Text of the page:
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I am plotting data from an aircraft on a map and I would like to insert this 75px by 29px PNG image of an airplane at the coordinates of the latest data point on the plot.


As far as I know and have read, pyplot.imshow() is the best way to accomplish this. However, I am getting hung up on step 1, getting the image to even display. Using a normal plot instead of Basemap, it is easy enough to get the image to appear using imshow, but when using Basemap, I can't get it to show up at all. See the example code.

If I can get the image to display on the map, I am assuming that I can, by trial and error, set its position and some proper dimensions for it using the extent attribute of imshow(), with the plot coordinates converted from the map coordinates x,y = m(lons,lats).

Here is the example code (to try it you may want to download the airplane image above).

from matplotlib import pyplot as plt
from mpl_toolkits.basemap import Basemap
import Image
from numpy import arange

lats = arange(26,29,0.5)
lons = arange(-90,-87,0.5)

m = Basemap(projection='cyl',llcrnrlon=min(lons)-2,llcrnrlat=min(lats)-2,

x,y = m(lons,lats)
u,v, = arange(0,51,10),arange(0,51,10)
barbs = m.barbs(x,y,u,v)
m.drawcoastlines(); m.drawcountries(); m.drawstates()

img ='c130j_75px.png')
im = plt.imshow(img, extent=(x[-1],x[-1]+50000,y[-1],y[-1]+50000))

Here's the resulting image, which doesn't contain a trace of the airplane. I have tried several different sizes using extent, thinking I may have just made it too small, but with no success. I also tried setting zorder=10, but also with no luck. Any help would be appreciated.


Update: I can now get the image to at least appear by using m.imshow instead of plt.imshow, since the former passes in the map's axes instance, but the extent argument seems to have no effect on the dimensions of the image, as it always fills up the entire plot no matter how small I make extent dimensions, even if I set them to zero. How can I scale the airplane image appropriately and position it near the last data point?

im = m.imshow(img, extent=(x[-1],x[-1]+5,y[-1],y[-1]+2))


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That is how you ask a question! Interesting, well explained and any associated code to go with it! I will have an answer for you shortly! :-) – pelson Jul 15 '12 at 20:10

Actually, for this you want to use a somewhat undocumented feature of matplotlib: the matplotlib.offsetbox module. There's an example here:

In your case, you'd do something like this:

import matplotlib.pyplot as plt
import numpy as np
import Image

from mpl_toolkits.basemap import Basemap
from matplotlib.offsetbox import OffsetImage, AnnotationBbox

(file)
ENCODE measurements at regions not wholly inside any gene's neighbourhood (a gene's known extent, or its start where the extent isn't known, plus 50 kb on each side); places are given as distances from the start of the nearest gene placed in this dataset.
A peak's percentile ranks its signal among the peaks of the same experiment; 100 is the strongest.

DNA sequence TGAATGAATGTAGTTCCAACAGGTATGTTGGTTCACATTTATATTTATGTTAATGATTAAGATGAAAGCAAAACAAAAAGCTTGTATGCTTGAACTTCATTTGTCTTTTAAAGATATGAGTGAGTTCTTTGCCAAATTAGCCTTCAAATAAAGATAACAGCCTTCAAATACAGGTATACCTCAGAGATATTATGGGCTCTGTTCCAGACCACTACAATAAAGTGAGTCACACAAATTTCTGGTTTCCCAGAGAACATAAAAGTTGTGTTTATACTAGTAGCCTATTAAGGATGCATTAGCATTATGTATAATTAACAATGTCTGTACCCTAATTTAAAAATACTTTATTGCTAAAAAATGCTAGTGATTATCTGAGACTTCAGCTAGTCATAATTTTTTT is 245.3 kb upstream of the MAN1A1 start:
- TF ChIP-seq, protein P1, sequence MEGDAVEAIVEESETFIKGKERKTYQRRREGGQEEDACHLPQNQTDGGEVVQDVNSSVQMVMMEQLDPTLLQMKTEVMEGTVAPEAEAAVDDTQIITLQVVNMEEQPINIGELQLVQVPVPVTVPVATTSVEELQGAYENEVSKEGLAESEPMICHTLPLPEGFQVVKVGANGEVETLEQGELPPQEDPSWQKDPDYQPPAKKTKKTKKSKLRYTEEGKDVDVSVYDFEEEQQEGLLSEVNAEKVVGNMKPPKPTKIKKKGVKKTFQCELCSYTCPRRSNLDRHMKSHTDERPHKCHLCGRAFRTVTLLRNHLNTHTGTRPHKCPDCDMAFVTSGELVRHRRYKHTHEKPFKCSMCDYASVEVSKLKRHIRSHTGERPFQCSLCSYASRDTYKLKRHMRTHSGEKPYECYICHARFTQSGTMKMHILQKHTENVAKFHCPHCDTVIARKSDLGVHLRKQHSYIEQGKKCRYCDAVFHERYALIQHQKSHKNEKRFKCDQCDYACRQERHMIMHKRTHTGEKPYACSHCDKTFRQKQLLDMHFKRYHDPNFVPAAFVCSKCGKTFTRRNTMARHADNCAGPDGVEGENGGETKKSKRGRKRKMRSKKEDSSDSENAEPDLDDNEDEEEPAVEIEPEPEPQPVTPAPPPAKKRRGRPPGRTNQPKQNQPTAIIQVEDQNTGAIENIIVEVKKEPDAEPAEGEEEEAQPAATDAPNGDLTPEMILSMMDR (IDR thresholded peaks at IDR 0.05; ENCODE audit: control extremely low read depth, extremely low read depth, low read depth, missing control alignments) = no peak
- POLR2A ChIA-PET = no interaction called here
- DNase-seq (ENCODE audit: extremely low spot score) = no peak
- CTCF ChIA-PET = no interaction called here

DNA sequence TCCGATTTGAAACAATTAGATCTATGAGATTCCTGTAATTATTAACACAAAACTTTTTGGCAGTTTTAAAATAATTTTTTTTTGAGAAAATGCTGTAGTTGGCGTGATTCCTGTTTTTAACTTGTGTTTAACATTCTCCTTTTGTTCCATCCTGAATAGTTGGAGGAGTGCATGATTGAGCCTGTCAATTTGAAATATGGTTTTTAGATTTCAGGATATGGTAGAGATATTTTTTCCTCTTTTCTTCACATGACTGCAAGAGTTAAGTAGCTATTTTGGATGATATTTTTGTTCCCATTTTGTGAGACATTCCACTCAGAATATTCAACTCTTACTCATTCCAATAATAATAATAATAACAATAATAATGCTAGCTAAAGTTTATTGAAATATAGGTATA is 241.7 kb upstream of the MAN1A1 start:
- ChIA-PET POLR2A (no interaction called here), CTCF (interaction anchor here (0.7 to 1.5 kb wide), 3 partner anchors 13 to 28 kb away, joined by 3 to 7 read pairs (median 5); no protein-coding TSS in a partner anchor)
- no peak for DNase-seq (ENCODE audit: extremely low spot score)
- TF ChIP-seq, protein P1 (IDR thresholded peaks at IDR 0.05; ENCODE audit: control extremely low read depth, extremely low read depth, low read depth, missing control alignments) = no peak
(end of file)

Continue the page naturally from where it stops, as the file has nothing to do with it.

# Set up the basemap and plot the markers.
lats = np.arange(26, 29, 0.5)
lons = np.arange(-90, -87, 0.5)

m = Basemap(projection='cyl',
            llcrnrlon=min(lons) - 2, llcrnrlat=min(lats) - 2,
            urcrnrlon=max(lons) + 2, urcrnrlat=max(lats) + 2,

x,y = m(lons,lats)
u,v, = np.arange(0,51,10), np.arange(0,51,10)
barbs = m.barbs(x,y,u,v)


# Add the plane marker at the last point.
plane = np.array('plane.jpg'))
im = OffsetImage(plane, zoom=1)
ab = AnnotationBbox(im, (x[-1],y[-1]), xycoords='data', frameon=False)

# Get the axes object from the basemap and add the AnnotationBbox artist

enter image description here

The advantage to this is that the plane is in axes coordinates and will stay the same size relative to the size of the figure when zooming in.

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I am attempting to use this method to animate multiple images per frame using the matplotlib.animation package, and I receive the error AttributeError: 'list' object has no attribute 'axes'. Do you recommend a way of using this approach for animations? – ryanjdillon Mar 27 '14 at 16:38
Missed the editing deadline, but I'd like to change the question to: Do you recommend a way of using this approach for animating multiple images per frame? Thank you Joe. – ryanjdillon Mar 27 '14 at 16:46
For anyone who would like to plot multiple images and control their zorder, use the method matplotlib.offsetbox.AnnotationBbox.set_zorder. – Ioannis Filippidis Jun 7 '15 at 1:25

With basemap, you can generally just use normal pyplot style commands if you translate your coordinates using the map instance first. In this case, you can just transform the extent into uv coordinates with:

x0, y0 = m(x[-1], y[-1])
x1, y1 = m(x[-1] + 0.5, y[-1] + 0.5)

And then subsequently you will be able to do:

im = plt.imshow(img, extent=(x0, x1, y0, y1))

My full solution to this looks like:

import matplotlib.pyplot as plt
from mpl_toolkits.basemap import Basemap
import numpy as np

lats = np.arange(26, 29, 0.5)
lons = np.arange(-90, -87, 0.5)

m = Basemap(projection='cyl', llcrnrlon=min(lons)-2, llcrnrlat=min(lats)-2,
            urcrnrlon=max(lons)+2, urcrnrlat=max(lats)+2, resolution='h')

x, y = m(lons,lats)
u, v = np.arange(0, 51, 10), np.arange(0, 51, 10)
barbs = m.barbs(x, y, u, v)


x_size, y_size = 0.8, 0.4
x0, y0 = m(x[-1] - x_size/2., y[-1] - y_size/2.)
x1, y1 = m(x[-1] + x_size/2., y[-1] + y_size/2.)
im = plt.imshow(plt.imread('mslr86.png'), extent=(x0, x1, y0, y1))

Which produces an image that looks likeenter image description here

Update: if you want the image to remain a fixed size, independent of the zoom, see Joe's answer.

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